Picture the tundra. In all likelihood you're picturing a vast, frozen wasteland with snow everywhere and perhaps the occasional polar bear. There's actually more life in the tundra than you might realize, particularly during the summer when the long arctic days deliver a manic growing season. That he tundra is home to a variety of plants and animals is reason enough to call the tundra important, but this region of the world has other characteristics vital to life as we know it.
Perhaps the most famous feature of the tundra is its permafrost, referring to land that never thaws. While the surface layer of soil in the tundra does thaw during the summer, allowing plant and animal life to thrive, there is permanently frozen soil beneath this layer. This permafrost can vary in thickness from one to 1000 meters (that is, from roughly 3 to 3300 feet.) This frozen ground's proven vital to tracking climate change through the centuries, as any temperature change leaves its mark on the permafrost, and also alerted us to the rapid changes happening since the industrial revolution.
Earth's carbon sink
The rain-forest is often called the earth's lungs, because the extremely high plant density is responsible for converting a lot of the world's carbon dioxide into oxygen. A similar claim can be made about the tundra—it is the earth's carbon sink. Because a lot of otherwise fertile land is permafrost it contains a lot of carbon that would otherwise escape into the atmosphere. Scientists predict that if global temperatures continue to increase much of this carbon actually will be released, accelerating the increase in temperatures. Current climate models predict temperatures will rise to this point.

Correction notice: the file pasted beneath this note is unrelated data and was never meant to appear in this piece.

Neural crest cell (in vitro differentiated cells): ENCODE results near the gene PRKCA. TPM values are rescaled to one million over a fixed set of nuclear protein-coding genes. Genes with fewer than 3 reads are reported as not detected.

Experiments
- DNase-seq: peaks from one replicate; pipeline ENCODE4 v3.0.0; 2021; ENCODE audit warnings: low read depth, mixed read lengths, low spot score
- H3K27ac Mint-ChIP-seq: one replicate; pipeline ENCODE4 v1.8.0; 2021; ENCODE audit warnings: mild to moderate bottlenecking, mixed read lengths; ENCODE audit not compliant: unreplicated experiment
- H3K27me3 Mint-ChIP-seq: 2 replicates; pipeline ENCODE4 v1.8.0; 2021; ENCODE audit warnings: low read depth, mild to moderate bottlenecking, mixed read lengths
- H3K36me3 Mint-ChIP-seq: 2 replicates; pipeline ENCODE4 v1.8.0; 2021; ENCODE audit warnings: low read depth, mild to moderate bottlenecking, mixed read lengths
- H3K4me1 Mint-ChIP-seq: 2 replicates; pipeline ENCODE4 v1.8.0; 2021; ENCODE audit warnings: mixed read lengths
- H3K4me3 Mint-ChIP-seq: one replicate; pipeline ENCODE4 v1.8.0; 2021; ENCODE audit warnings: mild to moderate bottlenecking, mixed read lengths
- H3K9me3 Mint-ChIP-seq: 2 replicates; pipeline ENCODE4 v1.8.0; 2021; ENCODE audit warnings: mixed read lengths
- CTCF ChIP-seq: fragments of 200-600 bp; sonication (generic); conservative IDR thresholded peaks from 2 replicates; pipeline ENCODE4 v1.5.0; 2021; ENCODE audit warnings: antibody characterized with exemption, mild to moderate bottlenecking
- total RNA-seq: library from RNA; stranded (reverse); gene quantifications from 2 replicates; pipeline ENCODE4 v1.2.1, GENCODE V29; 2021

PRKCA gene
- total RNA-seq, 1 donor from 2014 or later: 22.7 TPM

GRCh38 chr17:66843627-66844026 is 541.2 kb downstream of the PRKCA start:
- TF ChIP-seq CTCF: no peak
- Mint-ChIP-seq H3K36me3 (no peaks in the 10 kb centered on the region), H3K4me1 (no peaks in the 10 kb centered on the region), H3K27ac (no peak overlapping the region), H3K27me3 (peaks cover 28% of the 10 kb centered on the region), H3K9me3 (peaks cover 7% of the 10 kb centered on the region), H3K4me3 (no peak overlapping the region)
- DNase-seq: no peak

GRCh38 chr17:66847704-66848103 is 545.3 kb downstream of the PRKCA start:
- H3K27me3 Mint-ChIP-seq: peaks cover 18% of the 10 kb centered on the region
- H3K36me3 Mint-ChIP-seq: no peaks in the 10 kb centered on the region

The tundra begins at the tree line. Imagine traveling north until you get to the point that there are no longer any trees at all—you've just passed the tree line. But just because there are no trees doesn't mean there are no plants at all; the tundra's long summer days mean a variety of plants that thrive during the summer. Typically tundras are teaming with grasses and wild flowers, and rocks are covered in lichen. Lichen is particularly common in the northern extreme of the tundra, where little else can grow. These plants all represent life thriving in one of the most extreme climates on earth.
The caribou and the reindeer, technically a single species, are spread across the entire tundra. Carbiou dwelling in North American and the reindeer on the Eurasian continent, though the creatures are different a few ways—caribou tend to be larger, for example. Also, reindeer are domesticated by northerners in the far north of Europe and Russia while the caribou is largely wild. Other creatures native to the tundra include doll sheep, brown and polar bears, and snow geese—all of which would lose their habitat were the tundra to disappear. Contrary to popular belief there are no penguins in the tundra; penguins live in Antarctica, the furthest place away from the tundra on the planet.
Unlike most ecosystems, development is not a threat to the tundra—scarcely anyone is itching to move to the frozen north. Oil and gas development, however, is widespread and without proper regulation can severely affect region's plants and animals. The biggest threat, however, is climate change, which could significantly alter the ecosystem in the tundra. This would not only harm the species native to the region but potentially the entire planet, as otherwise stored carbon is released into the atmosphere, speeding the process of climate change.
About the Author
Justin H. Pot is a freelance journalist, writer and blogger based in Boulder, Colo. He's written for local newspapers in the United States and his native Canada, and also blogs for the environmental website Ecohearth.com.